By Gavin Pfaffinger
The newest addition to Loyola’s athletic training staff, Andre Woodert introduced new methods to the school’s athletic programs. Originally working as an athletic fitness trainer, Woodert said he worked with “athletes as young as five years old all the way up to professional athletes.” Woodert, in contrast with some of his peers who focus heavily on training ability, said he focuses “mostly on performance training–how you take gains and speed and strength and translate them into playing ability.”
Woodert graduated from the University of Southern California (USC) in 2005, where he received a degree in sports performance. He went on to conduct research in the USC biomechanics department before leaving to pursue a career in the private sector as the sports performance director at Velocity, a speed, power and agility training center in Westwood.
Officially starting in 2015 as Loyola’s head strength coach, Woodert was first introduced to the school via clients. “I had a couple Loyola guys that I was training when I was at Velocity. Reuben Peters’14 had come down. I worked with him a bunch, and then coach Sanders got the job, and they were looking for someone to do speed work with the football team over the summer, so one of my colleagues and I came out. That was 2013.”
When Woodert heard that a position at the school had become available, he immediately sought out a more permanent tenure with Loyola’s coaching staff. According to Woodert, his duties include making “sure that all the athletes are physically prepared to play the game at a high level.”
When asked about the trainer’s contribution to the football team, varsity head coach Marvin Sanders said, “A team’s confidence and a team’s identity starts in the weight room, and he has brought that identity with us, that toughness, the work ethic, and I think that’s what he really brings to the program.”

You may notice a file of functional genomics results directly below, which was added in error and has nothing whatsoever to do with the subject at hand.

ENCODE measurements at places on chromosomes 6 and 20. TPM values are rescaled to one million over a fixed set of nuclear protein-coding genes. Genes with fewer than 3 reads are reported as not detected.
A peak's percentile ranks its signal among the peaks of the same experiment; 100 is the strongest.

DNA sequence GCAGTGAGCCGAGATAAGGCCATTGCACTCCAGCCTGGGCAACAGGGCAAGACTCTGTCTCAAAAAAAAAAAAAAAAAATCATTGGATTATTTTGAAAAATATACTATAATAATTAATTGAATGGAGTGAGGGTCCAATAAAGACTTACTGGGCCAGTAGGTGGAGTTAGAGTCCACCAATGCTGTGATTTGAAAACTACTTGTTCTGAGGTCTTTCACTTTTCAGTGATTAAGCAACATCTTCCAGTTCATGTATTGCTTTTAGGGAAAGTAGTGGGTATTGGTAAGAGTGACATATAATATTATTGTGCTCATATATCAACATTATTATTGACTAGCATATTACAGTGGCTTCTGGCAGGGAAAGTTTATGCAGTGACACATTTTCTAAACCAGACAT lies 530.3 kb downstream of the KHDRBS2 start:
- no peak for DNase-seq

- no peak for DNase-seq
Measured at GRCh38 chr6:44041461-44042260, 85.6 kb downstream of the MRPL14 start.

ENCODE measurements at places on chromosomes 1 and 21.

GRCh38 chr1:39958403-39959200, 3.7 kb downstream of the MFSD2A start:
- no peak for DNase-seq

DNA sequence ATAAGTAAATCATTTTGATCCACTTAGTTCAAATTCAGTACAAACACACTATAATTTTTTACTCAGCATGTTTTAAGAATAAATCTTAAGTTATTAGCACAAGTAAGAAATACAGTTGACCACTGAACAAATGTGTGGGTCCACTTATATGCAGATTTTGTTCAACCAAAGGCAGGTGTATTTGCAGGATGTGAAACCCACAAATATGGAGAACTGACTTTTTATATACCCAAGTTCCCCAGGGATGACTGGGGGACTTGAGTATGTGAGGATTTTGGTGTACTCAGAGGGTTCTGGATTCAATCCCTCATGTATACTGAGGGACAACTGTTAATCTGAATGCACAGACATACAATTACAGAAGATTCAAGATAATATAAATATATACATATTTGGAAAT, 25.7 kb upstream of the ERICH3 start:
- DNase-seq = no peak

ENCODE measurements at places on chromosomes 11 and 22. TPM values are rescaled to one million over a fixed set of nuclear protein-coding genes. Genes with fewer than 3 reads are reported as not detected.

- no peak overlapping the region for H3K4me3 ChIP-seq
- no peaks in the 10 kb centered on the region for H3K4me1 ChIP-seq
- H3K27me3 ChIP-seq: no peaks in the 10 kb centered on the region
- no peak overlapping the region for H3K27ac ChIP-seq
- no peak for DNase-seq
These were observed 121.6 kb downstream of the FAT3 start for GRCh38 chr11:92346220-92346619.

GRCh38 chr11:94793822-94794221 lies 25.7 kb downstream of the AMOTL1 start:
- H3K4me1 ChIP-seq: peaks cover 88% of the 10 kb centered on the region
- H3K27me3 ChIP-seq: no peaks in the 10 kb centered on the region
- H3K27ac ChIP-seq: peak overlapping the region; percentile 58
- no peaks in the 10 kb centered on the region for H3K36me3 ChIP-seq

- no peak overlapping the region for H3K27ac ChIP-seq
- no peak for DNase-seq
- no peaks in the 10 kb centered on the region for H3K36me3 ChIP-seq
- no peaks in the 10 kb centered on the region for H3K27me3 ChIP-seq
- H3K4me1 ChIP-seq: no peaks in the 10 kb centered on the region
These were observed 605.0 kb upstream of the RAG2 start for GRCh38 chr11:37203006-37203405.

Woodert is also tasked with finding out “how [he]can make them play the game better.” Woodert describes his training philosophy as, rather than pursuing training goals, seeking to make athletes “play the game better, and promote a mentality of toughness and readiness.”
Woodert said he loves “watching athletes get better,” and appreciates being part of “a school with a rich history of success, and being able to witness first hand and contribute to that success.”
Overall, however, Woodert said that “being able to make a difference, that’s the big one. If somebody says that something that we did made some kind of impact on them somewhere down the road, that’s pretty cool.”
When asked about why he thought Loyola has been finding so much success in their athletic ventures this year, Woodert said that “Loyola is good about investing in their success” and cited the amount of money and time Loyola puts into their athletic programs to allow them to find victory. He also said that Loyola has “a special amount of talent,” contributing to their successful performances.
Despite being a member of the Loyola community for only one school year, Woodert has already become a recognizable face and voice on campus and has assisted the Loyola athletic program in earning four CIF titles this year alone.